Times Chronicle & Public Spirit
Voting by mail? What you need to know
Montco primary election, voting processes explained
NORRISTOWN » With two weeks to go, Montgomery County election officials expressed confidence about operations relating to the May 17 primary.
“Montgomery County is well positioned to administer a free, fair, safe, and secure election for the 2022 primary,” said Dori Sawyer, county director of elections.
The deadline for voter registration lapsed at 11:59 p.m. on Monday, but there are still a handful of resources voters should know before casting their ballot, either by mail or in-person on Election Day.
For those voting in person, the polls will be open from 7 a.m. to 8 p.m. on Election Day.
Voters will help select nominees for the U.S. Senate and House of Representatives, governor, lieutenant governor, all state House seats, state Senate seats in even-numbered districts and for Democratic and
Republican state committees.
Pennsylvania operates a closed primary, meaning only voters registered as Democrats or Republicans can receive a ballot to select nominees for the general election.
“We’ve got all of our polling locations secured,” Sawyer said. “We’re just wrapping up a few more poll worker placements, but mail-in ballots have been mailed and are being mailed daily to those who have applied.”
The county voter services office flagship location at One Montgomery Plaza, Suite 602, 425 Swede St., in Norristown, is open from 8 a.m. to 4 p.m. Monday through Friday, as well as from 11 a.m. to 4 p.m. on Saturday, May 7.
The county’s voter services office will open satellite offices from 11 a.m. to 4 p.m. on the following dates:
“In the past two election cycles, we have operated satellite offices, and drop boxes throughout the county to ease the burden on residents who wish to vote in person, apply for a mail-in or absentee ballot and receive it in person, or return their mail-in or absentee ballot to the county directly,” Sawyer said during a county election board meeting last month.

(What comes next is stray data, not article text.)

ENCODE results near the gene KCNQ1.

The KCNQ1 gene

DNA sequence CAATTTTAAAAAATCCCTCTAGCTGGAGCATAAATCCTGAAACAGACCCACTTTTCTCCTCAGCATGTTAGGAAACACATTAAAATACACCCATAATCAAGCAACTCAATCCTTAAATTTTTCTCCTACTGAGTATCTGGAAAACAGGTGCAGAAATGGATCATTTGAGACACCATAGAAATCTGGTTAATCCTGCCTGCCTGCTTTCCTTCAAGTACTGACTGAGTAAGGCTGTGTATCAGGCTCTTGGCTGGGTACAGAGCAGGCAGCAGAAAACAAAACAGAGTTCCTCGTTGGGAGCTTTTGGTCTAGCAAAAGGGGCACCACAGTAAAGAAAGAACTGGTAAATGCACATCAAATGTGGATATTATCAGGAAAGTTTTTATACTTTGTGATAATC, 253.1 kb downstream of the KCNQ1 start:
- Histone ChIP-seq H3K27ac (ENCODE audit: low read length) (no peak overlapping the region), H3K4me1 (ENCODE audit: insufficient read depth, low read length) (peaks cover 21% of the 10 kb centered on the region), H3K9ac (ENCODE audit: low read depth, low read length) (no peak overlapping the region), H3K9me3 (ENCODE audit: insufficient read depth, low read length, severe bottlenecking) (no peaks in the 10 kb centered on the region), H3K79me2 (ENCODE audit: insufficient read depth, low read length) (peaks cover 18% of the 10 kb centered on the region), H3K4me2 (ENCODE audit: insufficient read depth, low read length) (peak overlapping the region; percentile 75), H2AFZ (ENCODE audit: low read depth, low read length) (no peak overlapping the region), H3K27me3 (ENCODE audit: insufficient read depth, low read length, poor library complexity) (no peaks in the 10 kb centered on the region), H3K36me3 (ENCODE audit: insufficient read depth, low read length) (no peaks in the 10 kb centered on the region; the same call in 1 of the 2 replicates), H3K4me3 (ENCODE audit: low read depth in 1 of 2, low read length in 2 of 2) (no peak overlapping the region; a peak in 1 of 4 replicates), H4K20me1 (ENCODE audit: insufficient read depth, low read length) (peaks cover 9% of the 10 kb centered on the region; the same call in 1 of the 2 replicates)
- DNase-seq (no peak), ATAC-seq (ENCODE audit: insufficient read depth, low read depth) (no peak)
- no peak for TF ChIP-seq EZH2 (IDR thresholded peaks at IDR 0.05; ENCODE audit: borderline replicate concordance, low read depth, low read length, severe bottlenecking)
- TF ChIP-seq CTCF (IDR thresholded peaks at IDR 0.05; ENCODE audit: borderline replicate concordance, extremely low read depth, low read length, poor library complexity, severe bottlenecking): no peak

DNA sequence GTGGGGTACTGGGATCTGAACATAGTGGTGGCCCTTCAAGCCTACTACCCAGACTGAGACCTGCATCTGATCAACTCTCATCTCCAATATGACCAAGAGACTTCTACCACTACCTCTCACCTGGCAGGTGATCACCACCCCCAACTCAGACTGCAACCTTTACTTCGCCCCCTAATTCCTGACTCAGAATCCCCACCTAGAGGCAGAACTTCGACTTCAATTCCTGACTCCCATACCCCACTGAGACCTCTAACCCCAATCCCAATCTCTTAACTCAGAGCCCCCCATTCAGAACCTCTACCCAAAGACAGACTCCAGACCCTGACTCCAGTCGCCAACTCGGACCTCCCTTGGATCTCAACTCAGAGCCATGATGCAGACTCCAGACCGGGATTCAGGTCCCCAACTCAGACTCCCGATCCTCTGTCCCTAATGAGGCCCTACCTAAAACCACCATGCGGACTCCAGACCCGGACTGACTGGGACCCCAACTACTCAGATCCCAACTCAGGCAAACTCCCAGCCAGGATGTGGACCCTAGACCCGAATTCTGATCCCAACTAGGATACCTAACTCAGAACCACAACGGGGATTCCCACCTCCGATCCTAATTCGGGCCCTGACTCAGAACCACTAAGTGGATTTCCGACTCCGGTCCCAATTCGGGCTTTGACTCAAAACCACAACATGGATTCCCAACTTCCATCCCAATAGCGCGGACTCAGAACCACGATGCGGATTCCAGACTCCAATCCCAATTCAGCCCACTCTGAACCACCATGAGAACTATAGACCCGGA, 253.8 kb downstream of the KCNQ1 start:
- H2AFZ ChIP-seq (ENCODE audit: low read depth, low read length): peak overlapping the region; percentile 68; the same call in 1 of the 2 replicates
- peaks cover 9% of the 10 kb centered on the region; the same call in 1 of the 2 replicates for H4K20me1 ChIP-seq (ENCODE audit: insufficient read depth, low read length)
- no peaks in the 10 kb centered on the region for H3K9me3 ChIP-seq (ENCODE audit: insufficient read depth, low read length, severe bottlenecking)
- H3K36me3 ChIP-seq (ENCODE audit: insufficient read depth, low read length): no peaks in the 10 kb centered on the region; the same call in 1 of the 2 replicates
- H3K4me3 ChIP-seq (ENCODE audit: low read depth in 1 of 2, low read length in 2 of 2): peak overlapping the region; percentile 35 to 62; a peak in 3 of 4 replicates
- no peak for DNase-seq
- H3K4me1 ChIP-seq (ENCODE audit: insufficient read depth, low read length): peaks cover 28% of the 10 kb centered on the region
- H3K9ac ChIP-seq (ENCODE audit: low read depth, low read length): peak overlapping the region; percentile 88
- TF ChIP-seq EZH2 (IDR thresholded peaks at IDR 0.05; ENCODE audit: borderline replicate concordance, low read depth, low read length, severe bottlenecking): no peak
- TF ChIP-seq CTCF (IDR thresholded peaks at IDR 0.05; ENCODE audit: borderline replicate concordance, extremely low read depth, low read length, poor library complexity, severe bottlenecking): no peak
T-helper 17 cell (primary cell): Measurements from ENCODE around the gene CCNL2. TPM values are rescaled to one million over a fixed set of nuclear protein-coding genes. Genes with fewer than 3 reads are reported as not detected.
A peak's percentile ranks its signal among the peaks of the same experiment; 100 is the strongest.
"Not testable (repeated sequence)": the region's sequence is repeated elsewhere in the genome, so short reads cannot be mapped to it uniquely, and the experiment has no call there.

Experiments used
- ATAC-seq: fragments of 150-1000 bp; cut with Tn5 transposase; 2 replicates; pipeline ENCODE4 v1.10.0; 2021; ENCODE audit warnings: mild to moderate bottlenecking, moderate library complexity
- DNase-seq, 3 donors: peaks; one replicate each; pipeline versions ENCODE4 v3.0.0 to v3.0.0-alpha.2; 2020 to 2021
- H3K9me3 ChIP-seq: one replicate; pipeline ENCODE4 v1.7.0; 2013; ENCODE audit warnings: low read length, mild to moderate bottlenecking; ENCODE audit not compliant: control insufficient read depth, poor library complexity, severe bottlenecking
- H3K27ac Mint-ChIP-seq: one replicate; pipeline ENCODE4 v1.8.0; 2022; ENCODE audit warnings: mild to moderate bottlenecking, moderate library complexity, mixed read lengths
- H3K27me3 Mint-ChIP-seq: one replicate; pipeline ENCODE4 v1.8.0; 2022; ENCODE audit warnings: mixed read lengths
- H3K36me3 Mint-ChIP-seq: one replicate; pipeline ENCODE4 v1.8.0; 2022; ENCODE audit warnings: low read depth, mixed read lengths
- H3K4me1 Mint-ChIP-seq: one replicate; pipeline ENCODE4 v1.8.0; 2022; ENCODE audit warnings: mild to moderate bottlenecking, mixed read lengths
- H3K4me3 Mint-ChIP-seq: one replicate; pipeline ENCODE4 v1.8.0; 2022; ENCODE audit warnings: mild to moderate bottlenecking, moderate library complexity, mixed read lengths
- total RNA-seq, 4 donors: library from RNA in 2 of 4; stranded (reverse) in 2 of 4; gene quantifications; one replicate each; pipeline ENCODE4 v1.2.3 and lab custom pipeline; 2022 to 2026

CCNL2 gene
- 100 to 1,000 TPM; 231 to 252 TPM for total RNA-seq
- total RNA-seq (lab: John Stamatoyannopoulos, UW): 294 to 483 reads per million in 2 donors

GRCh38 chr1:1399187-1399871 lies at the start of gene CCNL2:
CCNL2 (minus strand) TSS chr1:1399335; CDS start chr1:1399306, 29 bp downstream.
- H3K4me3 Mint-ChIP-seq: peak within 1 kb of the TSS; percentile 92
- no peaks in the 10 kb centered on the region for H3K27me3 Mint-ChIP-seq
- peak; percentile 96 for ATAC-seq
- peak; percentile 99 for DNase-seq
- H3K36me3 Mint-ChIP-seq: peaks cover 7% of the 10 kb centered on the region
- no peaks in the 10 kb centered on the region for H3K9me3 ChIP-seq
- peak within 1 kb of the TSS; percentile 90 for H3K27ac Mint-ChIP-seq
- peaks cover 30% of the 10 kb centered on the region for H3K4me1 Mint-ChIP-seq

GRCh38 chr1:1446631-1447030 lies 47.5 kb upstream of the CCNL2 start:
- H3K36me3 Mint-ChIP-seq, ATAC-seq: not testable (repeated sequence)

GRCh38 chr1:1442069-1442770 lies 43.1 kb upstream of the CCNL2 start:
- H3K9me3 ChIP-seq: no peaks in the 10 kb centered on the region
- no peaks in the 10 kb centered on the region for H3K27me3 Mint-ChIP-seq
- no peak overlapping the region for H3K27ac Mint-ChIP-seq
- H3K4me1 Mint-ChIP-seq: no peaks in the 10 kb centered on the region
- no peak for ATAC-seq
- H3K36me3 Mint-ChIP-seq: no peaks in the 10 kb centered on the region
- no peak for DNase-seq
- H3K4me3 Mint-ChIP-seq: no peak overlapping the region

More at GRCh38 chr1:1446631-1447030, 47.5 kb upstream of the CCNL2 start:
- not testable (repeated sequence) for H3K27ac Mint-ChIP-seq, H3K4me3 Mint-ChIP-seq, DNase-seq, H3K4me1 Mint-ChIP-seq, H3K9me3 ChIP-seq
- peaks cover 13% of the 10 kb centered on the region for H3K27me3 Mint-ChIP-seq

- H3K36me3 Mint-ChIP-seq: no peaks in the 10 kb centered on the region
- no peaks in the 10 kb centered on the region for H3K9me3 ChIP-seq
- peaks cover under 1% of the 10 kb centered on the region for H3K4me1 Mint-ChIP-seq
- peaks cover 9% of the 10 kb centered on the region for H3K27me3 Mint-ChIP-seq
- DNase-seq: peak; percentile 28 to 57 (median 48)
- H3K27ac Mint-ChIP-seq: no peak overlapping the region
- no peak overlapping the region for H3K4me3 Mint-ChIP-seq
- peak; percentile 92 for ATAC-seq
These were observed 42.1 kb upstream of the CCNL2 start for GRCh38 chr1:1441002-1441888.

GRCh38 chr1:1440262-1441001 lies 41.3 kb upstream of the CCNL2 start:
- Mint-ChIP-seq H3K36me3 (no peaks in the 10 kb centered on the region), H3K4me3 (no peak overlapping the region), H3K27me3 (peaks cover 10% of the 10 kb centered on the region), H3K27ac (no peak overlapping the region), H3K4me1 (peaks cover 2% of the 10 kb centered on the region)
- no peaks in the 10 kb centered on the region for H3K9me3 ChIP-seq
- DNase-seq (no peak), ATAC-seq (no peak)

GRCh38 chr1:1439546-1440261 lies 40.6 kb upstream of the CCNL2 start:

There was a 27.32 percent voter turnout rate in last year’s primary election, according to Sawyer. Of that figure, 9.43 percent of voters cast their ballot by mail and 17.96 percent voted in-person. Additionally, there was less than 1 percent of provisional ballots accounted for, Sawyer said. The 2018 primary election had a 20 percent voter turnout rate.
Here’s what you need to know about voting by mail.
How can I request a mailed ballot?
Voters can apply online by visiting www. vote.pa.gov, apply in-person at the county elections office or contact the county elections office directly to request a paper application.
You will need to apply with a valid Pennsylvania identification card or supply the last four digits of your Social Security number.
What is the deadline to apply for a mailed ballot?
The deadline is May 10 — seven days before the primary. But election officials ask that voters request a ballot as soon as possible.
How do I vote with a mailed ballot?
1. Carefully open the ballot package when you receive it in the mail.
2. Make sure there is a secrecy envelope included because a mailed ballot not in a secrecy envelope, also known as a naked ballot, will not be counted.
3. Fill out the ballot immediately.
4. Place your ballot in the secrecy envelope, then put the secrecy envelope into the official envelope. Be sure to sign and date the declaration or your ballot will not count.